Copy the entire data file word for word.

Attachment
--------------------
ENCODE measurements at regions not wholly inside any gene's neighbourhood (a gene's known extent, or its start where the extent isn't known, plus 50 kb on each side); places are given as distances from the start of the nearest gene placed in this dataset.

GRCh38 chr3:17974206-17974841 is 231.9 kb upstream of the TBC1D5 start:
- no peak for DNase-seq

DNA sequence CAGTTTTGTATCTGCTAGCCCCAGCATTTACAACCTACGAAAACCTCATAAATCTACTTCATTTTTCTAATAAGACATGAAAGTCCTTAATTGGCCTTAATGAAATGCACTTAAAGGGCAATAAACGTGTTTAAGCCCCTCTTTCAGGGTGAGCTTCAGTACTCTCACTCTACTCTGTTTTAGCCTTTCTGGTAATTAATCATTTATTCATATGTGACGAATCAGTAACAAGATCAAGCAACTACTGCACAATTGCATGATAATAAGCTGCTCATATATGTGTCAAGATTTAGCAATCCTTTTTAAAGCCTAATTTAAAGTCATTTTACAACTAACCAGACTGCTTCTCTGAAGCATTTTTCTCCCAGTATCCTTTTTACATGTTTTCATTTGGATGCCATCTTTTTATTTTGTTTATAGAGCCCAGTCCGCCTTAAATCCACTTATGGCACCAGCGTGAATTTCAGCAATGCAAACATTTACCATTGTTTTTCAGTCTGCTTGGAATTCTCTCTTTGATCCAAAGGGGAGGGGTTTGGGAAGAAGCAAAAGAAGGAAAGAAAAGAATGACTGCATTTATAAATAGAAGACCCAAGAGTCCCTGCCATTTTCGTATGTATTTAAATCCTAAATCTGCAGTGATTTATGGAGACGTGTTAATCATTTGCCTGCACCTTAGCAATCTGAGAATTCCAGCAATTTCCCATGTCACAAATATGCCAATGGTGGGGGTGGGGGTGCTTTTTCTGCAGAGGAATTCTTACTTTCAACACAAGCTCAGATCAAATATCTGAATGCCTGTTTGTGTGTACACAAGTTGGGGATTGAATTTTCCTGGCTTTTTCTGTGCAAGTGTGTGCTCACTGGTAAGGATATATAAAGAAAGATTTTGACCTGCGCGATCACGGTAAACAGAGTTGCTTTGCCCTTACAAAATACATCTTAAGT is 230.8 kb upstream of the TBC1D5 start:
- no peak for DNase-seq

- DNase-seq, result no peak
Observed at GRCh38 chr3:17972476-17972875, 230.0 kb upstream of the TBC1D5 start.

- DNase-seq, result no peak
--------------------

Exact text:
ENCODE measurements at regions not wholly inside any gene's neighbourhood (a gene's known extent, or its start where the extent isn't known, plus 50 kb on each side); places are given as distances from the start of the nearest gene placed in this dataset.

GRCh38 chr3:17974206-17974841 is 231.9 kb upstream of the TBC1D5 start:
- no peak for DNase-seq

DNA sequence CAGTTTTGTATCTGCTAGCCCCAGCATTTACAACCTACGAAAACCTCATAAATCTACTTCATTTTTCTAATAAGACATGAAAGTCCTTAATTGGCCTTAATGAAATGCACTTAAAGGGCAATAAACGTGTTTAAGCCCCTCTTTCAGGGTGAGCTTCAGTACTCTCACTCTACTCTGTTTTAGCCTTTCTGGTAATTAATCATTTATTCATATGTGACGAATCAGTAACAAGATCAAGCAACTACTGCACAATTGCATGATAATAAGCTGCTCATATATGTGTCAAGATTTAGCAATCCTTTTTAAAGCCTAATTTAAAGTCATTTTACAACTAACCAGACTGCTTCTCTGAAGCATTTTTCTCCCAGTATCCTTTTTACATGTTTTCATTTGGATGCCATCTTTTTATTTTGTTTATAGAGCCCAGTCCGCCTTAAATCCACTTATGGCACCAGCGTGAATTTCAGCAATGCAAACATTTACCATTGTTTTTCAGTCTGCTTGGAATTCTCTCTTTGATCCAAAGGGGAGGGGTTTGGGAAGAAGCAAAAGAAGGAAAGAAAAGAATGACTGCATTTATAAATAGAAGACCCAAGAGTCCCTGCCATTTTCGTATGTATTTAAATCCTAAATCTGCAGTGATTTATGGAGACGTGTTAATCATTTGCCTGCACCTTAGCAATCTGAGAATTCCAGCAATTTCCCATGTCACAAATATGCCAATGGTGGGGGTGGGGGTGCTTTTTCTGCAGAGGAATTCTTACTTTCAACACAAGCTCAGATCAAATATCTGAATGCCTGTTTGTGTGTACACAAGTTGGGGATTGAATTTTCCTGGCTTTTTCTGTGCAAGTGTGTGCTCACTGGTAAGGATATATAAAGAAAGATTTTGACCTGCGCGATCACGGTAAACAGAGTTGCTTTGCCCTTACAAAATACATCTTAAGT is 230.8 kb upstream of the TBC1D5 start:
- no peak for DNase-seq

- DNase-seq, result no peak
Observed at GRCh38 chr3:17972476-17972875, 230.0 kb upstream of the TBC1D5 start.

- DNase-seq, result no peak